By allowing ads to appear on this site, you support the local businesses who, in turn, support great journalism.
Gas tax hike could mean $1.5M more for city streets
Placeholder Image

The extra 12 cents a gallon that California motorists will start paying Nov. 1 could mean an additional $1.5 million a year for Manteca to repair streets.
That projection is based on a League of California Cities analysis of the original gas tax package that called for a 20 cent a gallon gas hike which would have given Manteca $2.5 million based on established state formulas. Gov. Jerry Brown brokered a deal last week he signed into law that was based on a gas tax of 12 cents a gallon — 60 percent of the original proposal.
San Joaquin County could receive $13.8 million in additional funds as opposed to $23 million under the original plan.
Manteca currently receives $1.6 million a year as its share of California gas tax for road maintenance. That is augmented with $1.1 million from Measure K, the countywide half cent transportation sales tax.
If the revenue projections hold, Manteca in a year or so would see its state gas tax receipts nearly doubled to $3.1 million. Assuming Measure K receipts hold up, the city would then have $4.2 million a year for road maintenance.
That will help the city somewhat in dealing with its backlog of streets with crumbling pavement and potholes.
A pavement management survey in 2014 determined Manteca needed to spend $37.5 million over the next five years to avoid preventing 180.14 miles of city streets from deteriorating to a point they need evenly costlier reconstruction. Street pavement experts from Harris & Associates surveyed 219 miles of municipal streets. The survey excluded all streets that had either been put in place or had maintenance done on them within the previous two years.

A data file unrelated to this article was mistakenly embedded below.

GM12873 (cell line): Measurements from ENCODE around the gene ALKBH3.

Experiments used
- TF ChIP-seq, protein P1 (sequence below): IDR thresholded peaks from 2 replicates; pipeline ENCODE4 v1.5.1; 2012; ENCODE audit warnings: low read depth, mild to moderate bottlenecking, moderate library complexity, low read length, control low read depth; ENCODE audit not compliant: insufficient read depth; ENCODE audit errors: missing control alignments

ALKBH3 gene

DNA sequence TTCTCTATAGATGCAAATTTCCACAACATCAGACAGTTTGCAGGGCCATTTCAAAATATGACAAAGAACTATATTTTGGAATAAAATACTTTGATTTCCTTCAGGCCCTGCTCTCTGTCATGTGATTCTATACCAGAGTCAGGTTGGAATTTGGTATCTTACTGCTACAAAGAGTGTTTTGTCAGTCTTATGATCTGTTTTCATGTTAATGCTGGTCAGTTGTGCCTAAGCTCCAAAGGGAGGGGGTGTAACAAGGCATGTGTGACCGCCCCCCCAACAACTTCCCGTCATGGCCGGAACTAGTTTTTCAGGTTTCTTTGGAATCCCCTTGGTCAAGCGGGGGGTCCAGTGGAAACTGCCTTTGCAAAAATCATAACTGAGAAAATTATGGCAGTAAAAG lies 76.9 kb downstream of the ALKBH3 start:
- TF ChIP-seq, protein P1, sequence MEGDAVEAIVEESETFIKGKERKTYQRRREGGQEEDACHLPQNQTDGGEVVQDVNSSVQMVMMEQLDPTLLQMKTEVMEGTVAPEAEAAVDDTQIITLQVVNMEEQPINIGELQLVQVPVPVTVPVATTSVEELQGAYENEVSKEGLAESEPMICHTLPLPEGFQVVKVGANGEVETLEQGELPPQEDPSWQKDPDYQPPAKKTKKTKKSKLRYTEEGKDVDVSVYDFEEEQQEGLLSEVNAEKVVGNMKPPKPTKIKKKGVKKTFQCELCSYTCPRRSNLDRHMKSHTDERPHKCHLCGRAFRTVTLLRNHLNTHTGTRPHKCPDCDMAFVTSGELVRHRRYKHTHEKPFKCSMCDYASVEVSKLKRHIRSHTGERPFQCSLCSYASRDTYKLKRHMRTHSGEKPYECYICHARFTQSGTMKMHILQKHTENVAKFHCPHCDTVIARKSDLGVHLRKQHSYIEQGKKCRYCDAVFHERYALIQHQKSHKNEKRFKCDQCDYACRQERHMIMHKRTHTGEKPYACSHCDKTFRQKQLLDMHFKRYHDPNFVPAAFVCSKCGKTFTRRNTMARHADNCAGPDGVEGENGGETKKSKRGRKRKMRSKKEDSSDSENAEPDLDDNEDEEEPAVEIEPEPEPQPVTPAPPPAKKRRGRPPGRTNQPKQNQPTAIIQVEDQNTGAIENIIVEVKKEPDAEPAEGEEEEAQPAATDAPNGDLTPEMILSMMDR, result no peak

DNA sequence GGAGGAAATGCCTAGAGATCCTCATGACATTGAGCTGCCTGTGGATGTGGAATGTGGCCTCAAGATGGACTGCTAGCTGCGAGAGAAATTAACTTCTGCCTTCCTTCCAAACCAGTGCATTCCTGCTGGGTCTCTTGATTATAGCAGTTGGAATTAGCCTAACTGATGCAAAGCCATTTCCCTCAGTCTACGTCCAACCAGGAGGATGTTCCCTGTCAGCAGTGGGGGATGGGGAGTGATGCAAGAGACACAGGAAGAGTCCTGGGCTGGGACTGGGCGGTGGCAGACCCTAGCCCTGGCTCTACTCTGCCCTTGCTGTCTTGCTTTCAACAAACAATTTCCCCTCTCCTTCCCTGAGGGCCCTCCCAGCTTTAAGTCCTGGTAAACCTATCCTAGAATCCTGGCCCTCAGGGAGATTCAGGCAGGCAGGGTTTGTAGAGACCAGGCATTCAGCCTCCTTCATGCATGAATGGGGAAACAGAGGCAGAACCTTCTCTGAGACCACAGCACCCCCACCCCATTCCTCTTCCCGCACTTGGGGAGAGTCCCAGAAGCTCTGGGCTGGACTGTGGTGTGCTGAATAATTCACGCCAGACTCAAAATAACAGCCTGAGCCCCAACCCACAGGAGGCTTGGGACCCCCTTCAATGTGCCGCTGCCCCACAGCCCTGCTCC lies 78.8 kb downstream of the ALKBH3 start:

The report noted “delays in repairs can result in costs increasing as much as 30-fold. In other words, it is not simply ‘pay today or pay tomorrow’ but rather a ‘pay today or pay more tomorrow’ proposition.” Overall pavement maintenance cost is reduced by the timely application of crack seals and slurry seals before the subgrade fails and requires pavement reconstruction
The gas tax that was last raised in 1994 will go up from 35.7 cents to 47.3 cents on Nov. 1 to help generate more than $52 billion over the next 10 years. Taxes on diesel fuel will more than double to 36 cents a gallon.
The approved deal creates a new annual DMV vehicle fee starting in 2018 ranging from $25 for cars valued at under $5,000 to $175 for cars worth $60,000 or more. In addition all electric cars will pay $100 a year. The fees will be paid when your DMV registration is due.
The money, more than $52 billion over the next 10 years, will pay for repairs to state highways and local streets, along with improvements to bridges, public transit, and biking and walking trails.
It will also put $400 million toward extending Altamont Corridor Express service to Merced by 2023. That will include stops in downtown Manteca as well as Ripon, Modesto, and Turlock-Ceres.